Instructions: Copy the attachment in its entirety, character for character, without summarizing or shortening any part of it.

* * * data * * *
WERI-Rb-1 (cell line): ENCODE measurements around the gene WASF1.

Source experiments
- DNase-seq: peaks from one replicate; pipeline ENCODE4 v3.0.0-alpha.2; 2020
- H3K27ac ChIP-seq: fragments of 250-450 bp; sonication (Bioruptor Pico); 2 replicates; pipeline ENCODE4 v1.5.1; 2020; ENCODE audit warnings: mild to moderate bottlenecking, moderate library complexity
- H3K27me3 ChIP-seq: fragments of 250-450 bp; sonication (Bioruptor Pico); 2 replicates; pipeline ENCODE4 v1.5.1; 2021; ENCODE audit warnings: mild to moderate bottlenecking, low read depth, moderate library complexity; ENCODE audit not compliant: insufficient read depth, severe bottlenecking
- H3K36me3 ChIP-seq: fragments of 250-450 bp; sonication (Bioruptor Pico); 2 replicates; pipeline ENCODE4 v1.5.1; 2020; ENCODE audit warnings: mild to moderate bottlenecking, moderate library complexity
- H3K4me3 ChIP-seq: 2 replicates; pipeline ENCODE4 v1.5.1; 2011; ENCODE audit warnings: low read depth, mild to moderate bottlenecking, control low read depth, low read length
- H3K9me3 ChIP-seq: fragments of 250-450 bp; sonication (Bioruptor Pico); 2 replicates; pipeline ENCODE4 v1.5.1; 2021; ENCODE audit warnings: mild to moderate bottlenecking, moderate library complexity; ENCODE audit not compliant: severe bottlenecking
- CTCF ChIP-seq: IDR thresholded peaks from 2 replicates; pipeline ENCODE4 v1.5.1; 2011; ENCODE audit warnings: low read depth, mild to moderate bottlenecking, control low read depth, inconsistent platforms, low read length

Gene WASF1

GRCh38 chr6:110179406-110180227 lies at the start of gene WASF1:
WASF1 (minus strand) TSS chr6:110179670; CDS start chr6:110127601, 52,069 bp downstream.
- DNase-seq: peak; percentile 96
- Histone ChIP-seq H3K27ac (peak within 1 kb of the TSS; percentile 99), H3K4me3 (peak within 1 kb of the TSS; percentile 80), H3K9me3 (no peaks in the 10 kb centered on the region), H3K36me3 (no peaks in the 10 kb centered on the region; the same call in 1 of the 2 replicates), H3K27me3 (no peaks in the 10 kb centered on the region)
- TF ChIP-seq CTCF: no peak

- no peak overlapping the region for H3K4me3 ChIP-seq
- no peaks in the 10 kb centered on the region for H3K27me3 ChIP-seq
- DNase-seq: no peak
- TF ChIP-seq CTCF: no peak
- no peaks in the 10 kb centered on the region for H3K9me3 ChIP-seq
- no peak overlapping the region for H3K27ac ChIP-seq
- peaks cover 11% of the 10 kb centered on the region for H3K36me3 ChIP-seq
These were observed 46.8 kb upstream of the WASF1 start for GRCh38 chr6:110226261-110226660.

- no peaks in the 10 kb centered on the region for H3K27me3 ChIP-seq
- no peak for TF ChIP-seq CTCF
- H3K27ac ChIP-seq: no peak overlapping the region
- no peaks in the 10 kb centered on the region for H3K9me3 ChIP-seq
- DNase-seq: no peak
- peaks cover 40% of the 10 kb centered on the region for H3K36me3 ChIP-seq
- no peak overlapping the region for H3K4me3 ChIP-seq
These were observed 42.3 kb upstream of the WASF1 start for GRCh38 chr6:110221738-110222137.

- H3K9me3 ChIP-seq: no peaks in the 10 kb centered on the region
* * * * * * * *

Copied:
WERI-Rb-1 (cell line): ENCODE measurements around the gene WASF1.

Source experiments
- DNase-seq: peaks from one replicate; pipeline ENCODE4 v3.0.0-alpha.2; 2020
- H3K27ac ChIP-seq: fragments of 250-450 bp; sonication (Bioruptor Pico); 2 replicates; pipeline ENCODE4 v1.5.1; 2020; ENCODE audit warnings: mild to moderate bottlenecking, moderate library complexity
- H3K27me3 ChIP-seq: fragments of 250-450 bp; sonication (Bioruptor Pico); 2 replicates; pipeline ENCODE4 v1.5.1; 2021; ENCODE audit warnings: mild to moderate bottlenecking, low read depth, moderate library complexity; ENCODE audit not compliant: insufficient read depth, severe bottlenecking
- H3K36me3 ChIP-seq: fragments of 250-450 bp; sonication (Bioruptor Pico); 2 replicates; pipeline ENCODE4 v1.5.1; 2020; ENCODE audit warnings: mild to moderate bottlenecking, moderate library complexity
- H3K4me3 ChIP-seq: 2 replicates; pipeline ENCODE4 v1.5.1; 2011; ENCODE audit warnings: low read depth, mild to moderate bottlenecking, control low read depth, low read length
- H3K9me3 ChIP-seq: fragments of 250-450 bp; sonication (Bioruptor Pico); 2 replicates; pipeline ENCODE4 v1.5.1; 2021; ENCODE audit warnings: mild to moderate bottlenecking, moderate library complexity; ENCODE audit not compliant: severe bottlenecking
- CTCF ChIP-seq: IDR thresholded peaks from 2 replicates; pipeline ENCODE4 v1.5.1; 2011; ENCODE audit warnings: low read depth, mild to moderate bottlenecking, control low read depth, inconsistent platforms, low read length

Gene WASF1

GRCh38 chr6:110179406-110180227 lies at the start of gene WASF1:
WASF1 (minus strand) TSS chr6:110179670; CDS start chr6:110127601, 52,069 bp downstream.
- DNase-seq: peak; percentile 96
- Histone ChIP-seq H3K27ac (peak within 1 kb of the TSS; percentile 99), H3K4me3 (peak within 1 kb of the TSS; percentile 80), H3K9me3 (no peaks in the 10 kb centered on the region), H3K36me3 (no peaks in the 10 kb centered on the region; the same call in 1 of the 2 replicates), H3K27me3 (no peaks in the 10 kb centered on the region)
- TF ChIP-seq CTCF: no peak

- no peak overlapping the region for H3K4me3 ChIP-seq
- no peaks in the 10 kb centered on the region for H3K27me3 ChIP-seq
- DNase-seq: no peak
- TF ChIP-seq CTCF: no peak
- no peaks in the 10 kb centered on the region for H3K9me3 ChIP-seq
- no peak overlapping the region for H3K27ac ChIP-seq
- peaks cover 11% of the 10 kb centered on the region for H3K36me3 ChIP-seq
These were observed 46.8 kb upstream of the WASF1 start for GRCh38 chr6:110226261-110226660.

- no peaks in the 10 kb centered on the region for H3K27me3 ChIP-seq
- no peak for TF ChIP-seq CTCF
- H3K27ac ChIP-seq: no peak overlapping the region
- no peaks in the 10 kb centered on the region for H3K9me3 ChIP-seq
- DNase-seq: no peak
- peaks cover 40% of the 10 kb centered on the region for H3K36me3 ChIP-seq
- no peak overlapping the region for H3K4me3 ChIP-seq
These were observed 42.3 kb upstream of the WASF1 start for GRCh38 chr6:110221738-110222137.

- H3K9me3 ChIP-seq: no peaks in the 10 kb centered on the region